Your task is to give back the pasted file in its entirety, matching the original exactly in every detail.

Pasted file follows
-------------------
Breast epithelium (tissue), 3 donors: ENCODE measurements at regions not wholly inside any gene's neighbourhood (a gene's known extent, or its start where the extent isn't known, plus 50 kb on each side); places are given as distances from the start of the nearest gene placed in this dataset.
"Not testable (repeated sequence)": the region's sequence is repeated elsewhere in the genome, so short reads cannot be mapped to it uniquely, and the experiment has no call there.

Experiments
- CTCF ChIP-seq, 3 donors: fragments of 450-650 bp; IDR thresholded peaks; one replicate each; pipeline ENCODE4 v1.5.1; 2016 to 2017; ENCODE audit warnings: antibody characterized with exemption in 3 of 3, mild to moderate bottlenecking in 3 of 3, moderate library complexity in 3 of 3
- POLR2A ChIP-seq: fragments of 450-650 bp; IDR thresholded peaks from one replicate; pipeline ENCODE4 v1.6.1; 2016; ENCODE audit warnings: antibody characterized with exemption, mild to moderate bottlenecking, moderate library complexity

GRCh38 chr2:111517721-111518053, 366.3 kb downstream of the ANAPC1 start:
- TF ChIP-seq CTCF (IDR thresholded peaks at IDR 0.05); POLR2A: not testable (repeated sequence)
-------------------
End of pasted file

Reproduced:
Breast epithelium (tissue), 3 donors: ENCODE measurements at regions not wholly inside any gene's neighbourhood (a gene's known extent, or its start where the extent isn't known, plus 50 kb on each side); places are given as distances from the start of the nearest gene placed in this dataset.
"Not testable (repeated sequence)": the region's sequence is repeated elsewhere in the genome, so short reads cannot be mapped to it uniquely, and the experiment has no call there.

Experiments
- CTCF ChIP-seq, 3 donors: fragments of 450-650 bp; IDR thresholded peaks; one replicate each; pipeline ENCODE4 v1.5.1; 2016 to 2017; ENCODE audit warnings: antibody characterized with exemption in 3 of 3, mild to moderate bottlenecking in 3 of 3, moderate library complexity in 3 of 3
- POLR2A ChIP-seq: fragments of 450-650 bp; IDR thresholded peaks from one replicate; pipeline ENCODE4 v1.6.1; 2016; ENCODE audit warnings: antibody characterized with exemption, mild to moderate bottlenecking, moderate library complexity

GRCh38 chr2:111517721-111518053, 366.3 kb downstream of the ANAPC1 start:
- TF ChIP-seq CTCF (IDR thresholded peaks at IDR 0.05); POLR2A: not testable (repeated sequence)